The capability of providing support for IPv6 is becoming increasingly urgent for ISPs and datacenters as the end of the IPv4 allocation pool lurks nearer.Infrastructure providers consume a lot of IP space due to the volume of machines, and the rate of consumption is only increasing with virtualization!These are some of the problems that our organization had when attempting to roll out an IPv6 implementation.
Before we started, we determined we had enough memory and CPU resources to run most of our hardware in dual stack.SoftLayer aggressive on technology adoption, so we were fortunate to already have dual stack support in the majority of our network hardware. Even so, we had several places that needed some adjustment.Some equipment did not support IPv6.We had a number of routers that had been in service for quite a few years, and needed firmware updates to support dual stack.Don’t go out and buy that new router just yet, check if there is a new firmware release to handle IPv6!Some equipment supported dual stack, but had limited IPv6 feature implementation.
For equipment that just could not support IPv6 and that we could not immediately replace, we created tunnels to jump through.Made sure to add it as a required feature set for all future purchases.For those that required firmware upgrades, most of these were due for upgrade anyways, so we bit the bullet and scheduled these out over several months.We schedule this in advance to minimize impact for customers.We presented this as a network upgrade and most customers appreciated it.In regards to the limited feature set, we used the tools available. For instance, we use IPv4 MPLS to transport IPv6 traffic using 6PE.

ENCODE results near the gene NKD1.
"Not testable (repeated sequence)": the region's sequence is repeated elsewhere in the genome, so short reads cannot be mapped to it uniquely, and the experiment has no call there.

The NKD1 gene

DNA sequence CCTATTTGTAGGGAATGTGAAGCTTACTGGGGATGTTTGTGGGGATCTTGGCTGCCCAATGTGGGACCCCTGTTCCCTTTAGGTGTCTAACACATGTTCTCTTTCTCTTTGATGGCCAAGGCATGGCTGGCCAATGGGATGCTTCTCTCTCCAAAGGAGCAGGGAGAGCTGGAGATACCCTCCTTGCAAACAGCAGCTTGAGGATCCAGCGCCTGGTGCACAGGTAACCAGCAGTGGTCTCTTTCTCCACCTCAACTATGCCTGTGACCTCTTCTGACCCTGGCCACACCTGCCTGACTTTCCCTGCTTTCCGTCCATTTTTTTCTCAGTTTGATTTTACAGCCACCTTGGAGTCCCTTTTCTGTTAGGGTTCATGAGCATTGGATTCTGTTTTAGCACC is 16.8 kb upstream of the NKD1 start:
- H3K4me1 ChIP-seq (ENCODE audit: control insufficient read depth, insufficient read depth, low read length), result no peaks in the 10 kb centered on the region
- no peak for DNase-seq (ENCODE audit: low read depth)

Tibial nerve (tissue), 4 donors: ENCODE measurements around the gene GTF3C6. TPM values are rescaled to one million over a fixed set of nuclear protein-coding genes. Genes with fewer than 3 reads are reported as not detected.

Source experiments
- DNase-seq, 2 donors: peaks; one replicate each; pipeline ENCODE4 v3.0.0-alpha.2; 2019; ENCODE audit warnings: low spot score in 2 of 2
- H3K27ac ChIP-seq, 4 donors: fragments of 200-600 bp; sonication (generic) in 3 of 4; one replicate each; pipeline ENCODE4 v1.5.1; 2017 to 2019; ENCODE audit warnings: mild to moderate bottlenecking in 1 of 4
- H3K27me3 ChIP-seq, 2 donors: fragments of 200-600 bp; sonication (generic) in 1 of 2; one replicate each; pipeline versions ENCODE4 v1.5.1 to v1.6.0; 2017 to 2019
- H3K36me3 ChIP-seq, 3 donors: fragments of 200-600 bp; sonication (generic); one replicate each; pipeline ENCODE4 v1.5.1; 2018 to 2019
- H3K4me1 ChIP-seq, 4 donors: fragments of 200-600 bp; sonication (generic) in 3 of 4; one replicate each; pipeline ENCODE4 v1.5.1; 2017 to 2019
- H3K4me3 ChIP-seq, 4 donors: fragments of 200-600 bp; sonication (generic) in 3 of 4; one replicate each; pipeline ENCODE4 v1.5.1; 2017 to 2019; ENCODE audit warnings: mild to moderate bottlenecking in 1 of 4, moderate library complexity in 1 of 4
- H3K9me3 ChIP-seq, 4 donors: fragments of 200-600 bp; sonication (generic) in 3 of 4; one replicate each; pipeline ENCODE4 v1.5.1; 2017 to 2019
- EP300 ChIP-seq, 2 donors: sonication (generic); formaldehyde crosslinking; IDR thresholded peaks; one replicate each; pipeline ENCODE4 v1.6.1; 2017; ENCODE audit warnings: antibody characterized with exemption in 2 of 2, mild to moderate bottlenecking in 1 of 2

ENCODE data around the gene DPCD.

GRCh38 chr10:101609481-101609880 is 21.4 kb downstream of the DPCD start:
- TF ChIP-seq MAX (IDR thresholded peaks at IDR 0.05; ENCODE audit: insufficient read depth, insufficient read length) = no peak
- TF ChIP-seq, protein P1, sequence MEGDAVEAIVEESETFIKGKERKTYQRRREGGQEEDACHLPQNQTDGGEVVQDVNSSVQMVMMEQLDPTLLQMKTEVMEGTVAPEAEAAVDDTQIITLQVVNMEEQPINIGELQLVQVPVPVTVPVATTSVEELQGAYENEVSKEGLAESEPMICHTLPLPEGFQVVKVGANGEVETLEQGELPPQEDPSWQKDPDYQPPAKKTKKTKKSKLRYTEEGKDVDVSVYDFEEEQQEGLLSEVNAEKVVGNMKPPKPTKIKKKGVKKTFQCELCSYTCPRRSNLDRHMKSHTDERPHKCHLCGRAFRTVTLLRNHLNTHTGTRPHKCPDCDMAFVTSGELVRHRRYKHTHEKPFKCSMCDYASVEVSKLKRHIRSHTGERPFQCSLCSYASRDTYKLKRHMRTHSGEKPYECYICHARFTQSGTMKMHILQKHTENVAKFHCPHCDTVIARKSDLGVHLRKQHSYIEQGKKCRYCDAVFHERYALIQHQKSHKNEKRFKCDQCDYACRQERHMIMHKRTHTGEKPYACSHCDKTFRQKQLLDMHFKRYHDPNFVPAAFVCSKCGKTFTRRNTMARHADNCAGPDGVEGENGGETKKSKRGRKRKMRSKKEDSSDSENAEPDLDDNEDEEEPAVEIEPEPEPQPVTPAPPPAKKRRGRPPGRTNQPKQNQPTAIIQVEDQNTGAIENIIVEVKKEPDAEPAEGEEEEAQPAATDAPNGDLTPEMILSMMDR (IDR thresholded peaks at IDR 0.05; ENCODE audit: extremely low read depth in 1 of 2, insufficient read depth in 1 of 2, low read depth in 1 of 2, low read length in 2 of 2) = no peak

When we first attempted to get this on-line, we had some trouble finding providers that would support our implementation. We received an initial allocation of /32 from ARIN. The provider we were working with would only accept routes of /32 or larger. CONCERN! The problem was that we didn’t want to anycast the /32 from our 3 datacenters. If we did and lost transit between them we would have some stranded traffic. At first, we tried to ask ARIN for 2 more /32s, but this was before the discrete network rules amendment.Make the leap: We anycast the /32 subnet to startProvider relented a few weeks later and allowed us to broadcast /36. Eventually they went as small as /48
As I mentioned, there were very few providers offering native IPv6 support when we started in 2008, so our choice was limited.To improve connectivity we also peered with HE.Peering still remains a strong part of the mix for providing IPv6 connectivity.Currently we have uplinks through NTT, Comcast, and Global Crossing; L3 is on the way. We have LOTS of peering, including HE.We are now seeing more significantly more native support, though there are still a couple of stubborn holdouts.
Another thing we learned as early adopters, is that no one had put together a best practices summary yet. The couple of people that *had* published some information about their allocation scheme were all over the board. They really weren’t comparable to our organizational complexity.